Strossen: And starting early in the year, maybe even toward the end of last year, we started seeing a number of op-eds and law review articles written by legal scholars, interestingly, across the ideological spectrum, progressive, liberal, conservative, libertarian very different perspectives on the policy issues. But all of them saying there are serious arguments here that these tech giants are colluding sufficiently with the government that they should be subject to some restraints under the First Amendment, or perhaps, as so-called common carriers or public utilities. All of those ideas got a big shot in the arm when Clarence Thomas issued a concurring opinion, I believe it was in April, in the Knight case coming out of Columbia University, and he didn’t affirmatively conclusively endorse that theory. But he said it’s, you know, it should be taken seriously. It should be looked into. And since then, there have been a raft of lawsuits that are premised on that theory, including the ones that Donald Trump himself recently brought. And I have to say, you know, you talk about certain orthodoxies on the left, I was really shocked at how cavalier and how dismissive the so-called mainstream media was in sneering at Trump’s lawsuit, because it really has to be taken seriously. Now, the facts are in dispute, but as a matter of principle, if in fact, his allegations can be shown to be factually correct, that Twitter and the others were other tech companies were acting sufficiently under pressure, that their actions were sufficiently induced by government pressure. As a matter of law, that means that there is a serious First Amendment challenge here. And many others have brought similar lawsuits citing Thomas and citing these various law professors that I’ve mentioned. So it’s, it’s — I don’t know what the facts are going to show. But they’re definitely worth investigating.
Husseini: I know that the Robert Kennedy Jr’s group, the Children’s Health Defense — I just saw the other day they had? I don’t know if you follow that as well —
Strossen: Yes, I find on these issues, a source that is very helpful to spite what I think is a conservative libertarian leaning, but the way you follow these, you take each piece of information or opinion for what it’s worth, you evaluate it on its own, but I like to follow sources like that, because they give me leads to stories that aren’t covered in the mainstream press. And I can then investigate on my own. So this is something called “Reclaim the Net“. It’s based in the UK and it comes out at least Monday through Friday, maybe on weekends, as well. And they are very good about letting you know if there’s another such lawsuit, and they’re also very good about getting the complaints. So you know, you can link to the litigation documents yourself. I would strongly recommend that but my my best impression is that there have been at least half a dozen such lawsuits in the past couple of months, and some of them, at least one or two have survived a motion to dismiss. I don’t know if you’re a lawyer or not. If not, I’d be happy to explain that. That means that a court has actually ruled that the allegations in the complaint are sufficient as a matter of law. It remains to be seen whether the facts that are alleged can be proven as a matter of evidence, but that if the facts can be shown as a legal matter, the complaint could succeed. And that’s significant.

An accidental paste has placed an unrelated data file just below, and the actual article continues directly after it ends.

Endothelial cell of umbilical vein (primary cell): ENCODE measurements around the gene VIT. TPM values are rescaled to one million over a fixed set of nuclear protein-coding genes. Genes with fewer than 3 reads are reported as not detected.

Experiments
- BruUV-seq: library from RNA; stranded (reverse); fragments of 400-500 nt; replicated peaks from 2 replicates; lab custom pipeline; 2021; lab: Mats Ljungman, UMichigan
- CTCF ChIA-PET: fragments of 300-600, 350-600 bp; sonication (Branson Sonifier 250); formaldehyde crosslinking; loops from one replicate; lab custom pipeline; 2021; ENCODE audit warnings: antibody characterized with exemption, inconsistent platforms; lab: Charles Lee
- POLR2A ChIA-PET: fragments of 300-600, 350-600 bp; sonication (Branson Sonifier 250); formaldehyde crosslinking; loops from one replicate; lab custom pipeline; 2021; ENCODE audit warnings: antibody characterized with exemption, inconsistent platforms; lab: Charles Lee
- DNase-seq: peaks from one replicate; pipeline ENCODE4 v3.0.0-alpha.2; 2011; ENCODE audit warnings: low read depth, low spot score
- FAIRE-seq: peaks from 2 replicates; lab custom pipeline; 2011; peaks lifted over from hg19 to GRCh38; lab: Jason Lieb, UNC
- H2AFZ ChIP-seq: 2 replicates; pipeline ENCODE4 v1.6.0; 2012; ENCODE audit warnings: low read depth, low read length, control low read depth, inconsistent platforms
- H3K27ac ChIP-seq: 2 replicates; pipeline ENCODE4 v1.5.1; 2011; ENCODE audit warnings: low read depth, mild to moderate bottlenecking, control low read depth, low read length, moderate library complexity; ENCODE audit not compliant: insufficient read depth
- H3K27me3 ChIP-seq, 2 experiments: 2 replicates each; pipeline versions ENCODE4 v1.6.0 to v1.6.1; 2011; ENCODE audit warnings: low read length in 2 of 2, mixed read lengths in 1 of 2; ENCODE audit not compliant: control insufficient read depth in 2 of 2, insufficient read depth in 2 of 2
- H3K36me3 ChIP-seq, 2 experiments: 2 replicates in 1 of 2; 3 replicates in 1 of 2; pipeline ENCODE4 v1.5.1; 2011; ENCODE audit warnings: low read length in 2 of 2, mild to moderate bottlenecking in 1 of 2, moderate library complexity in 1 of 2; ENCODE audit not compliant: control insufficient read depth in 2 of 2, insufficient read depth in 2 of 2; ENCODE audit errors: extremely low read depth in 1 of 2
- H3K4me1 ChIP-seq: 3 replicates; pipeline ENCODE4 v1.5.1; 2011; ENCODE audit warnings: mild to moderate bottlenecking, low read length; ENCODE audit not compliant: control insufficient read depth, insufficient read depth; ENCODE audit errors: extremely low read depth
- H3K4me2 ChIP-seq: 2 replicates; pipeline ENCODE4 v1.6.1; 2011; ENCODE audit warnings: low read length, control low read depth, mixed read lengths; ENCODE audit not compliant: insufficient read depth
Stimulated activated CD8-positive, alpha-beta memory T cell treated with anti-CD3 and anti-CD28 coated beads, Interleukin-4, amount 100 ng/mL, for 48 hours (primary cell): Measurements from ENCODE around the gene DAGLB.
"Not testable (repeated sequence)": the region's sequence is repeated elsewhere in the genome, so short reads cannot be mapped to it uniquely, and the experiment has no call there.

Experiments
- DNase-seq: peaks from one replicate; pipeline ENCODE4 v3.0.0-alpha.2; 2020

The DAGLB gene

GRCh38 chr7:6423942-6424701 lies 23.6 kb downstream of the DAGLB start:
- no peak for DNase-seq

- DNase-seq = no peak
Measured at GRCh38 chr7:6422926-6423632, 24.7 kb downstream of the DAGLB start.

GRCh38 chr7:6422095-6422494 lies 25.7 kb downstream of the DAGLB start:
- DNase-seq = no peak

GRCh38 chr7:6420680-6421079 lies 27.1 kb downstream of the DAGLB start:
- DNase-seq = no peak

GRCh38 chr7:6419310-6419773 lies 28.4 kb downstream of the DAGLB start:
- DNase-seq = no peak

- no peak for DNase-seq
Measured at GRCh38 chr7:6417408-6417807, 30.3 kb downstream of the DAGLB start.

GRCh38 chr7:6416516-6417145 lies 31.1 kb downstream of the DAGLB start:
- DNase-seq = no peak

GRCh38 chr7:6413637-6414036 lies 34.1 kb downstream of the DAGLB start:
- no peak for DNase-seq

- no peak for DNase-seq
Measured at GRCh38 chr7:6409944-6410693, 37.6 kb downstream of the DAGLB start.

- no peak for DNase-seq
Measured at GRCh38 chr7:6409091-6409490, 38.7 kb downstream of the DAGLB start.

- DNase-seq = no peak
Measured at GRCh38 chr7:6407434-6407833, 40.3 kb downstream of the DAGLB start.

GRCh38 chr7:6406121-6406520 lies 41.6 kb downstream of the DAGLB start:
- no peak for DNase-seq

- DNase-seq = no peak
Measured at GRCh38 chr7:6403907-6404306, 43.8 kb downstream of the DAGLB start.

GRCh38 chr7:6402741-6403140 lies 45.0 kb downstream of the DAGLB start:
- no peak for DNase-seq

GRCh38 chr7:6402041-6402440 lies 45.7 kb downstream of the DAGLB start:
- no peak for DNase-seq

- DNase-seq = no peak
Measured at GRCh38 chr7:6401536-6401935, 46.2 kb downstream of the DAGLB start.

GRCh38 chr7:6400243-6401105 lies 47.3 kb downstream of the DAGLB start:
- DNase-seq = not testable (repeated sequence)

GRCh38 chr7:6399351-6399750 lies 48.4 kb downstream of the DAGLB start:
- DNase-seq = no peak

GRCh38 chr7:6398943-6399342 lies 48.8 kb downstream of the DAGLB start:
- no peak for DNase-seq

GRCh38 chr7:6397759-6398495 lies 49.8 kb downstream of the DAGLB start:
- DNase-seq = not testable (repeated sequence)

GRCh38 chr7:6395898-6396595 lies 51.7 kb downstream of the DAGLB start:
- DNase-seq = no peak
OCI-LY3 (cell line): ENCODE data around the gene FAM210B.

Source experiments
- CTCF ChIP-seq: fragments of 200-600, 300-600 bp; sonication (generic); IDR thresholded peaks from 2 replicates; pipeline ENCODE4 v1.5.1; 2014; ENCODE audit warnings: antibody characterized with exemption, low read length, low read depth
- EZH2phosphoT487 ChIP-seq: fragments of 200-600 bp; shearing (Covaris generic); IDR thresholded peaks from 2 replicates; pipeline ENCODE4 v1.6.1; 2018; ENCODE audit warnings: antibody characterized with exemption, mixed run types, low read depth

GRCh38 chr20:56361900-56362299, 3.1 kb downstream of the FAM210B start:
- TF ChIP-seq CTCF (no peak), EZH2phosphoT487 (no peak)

Husseini: Let me just tell you what I know. And then please, you know, elucidate I know in the Children’s Health Defense group that I think was on course to be tossed out. And I think their allegation was that Facebook is effectively a state actor. And I was kind of surprised that the Biden administration was so explicit, last week vis a vis, their seeming guidance or coercion, or however we want to put it, of Facebook. I would have expected these things to be done with a wink and a nod behind closed doors. And I don’t quite understand why it came out into the public view, to be honest.
Strossen: Yeah. And obviously Biden walked back his comments, but it’s a, I think it is a tough burden to show that even rhetorics such as the social media companies are killing people. That because that itself is, as you will know, an exercise of First Amendment protected speech, it’s taken as rhetorical hyperbole that is especially protected when it’s in the political sphere. And it’s just, there’s no bright line, obviously, between persuasion, inducement, encouragement — the government is allowed to do all of that, right. We want the government to use its to bully pulpit but not to bully people, but to encourage people and companies to do what they consider to be wise and good from a policy perspective.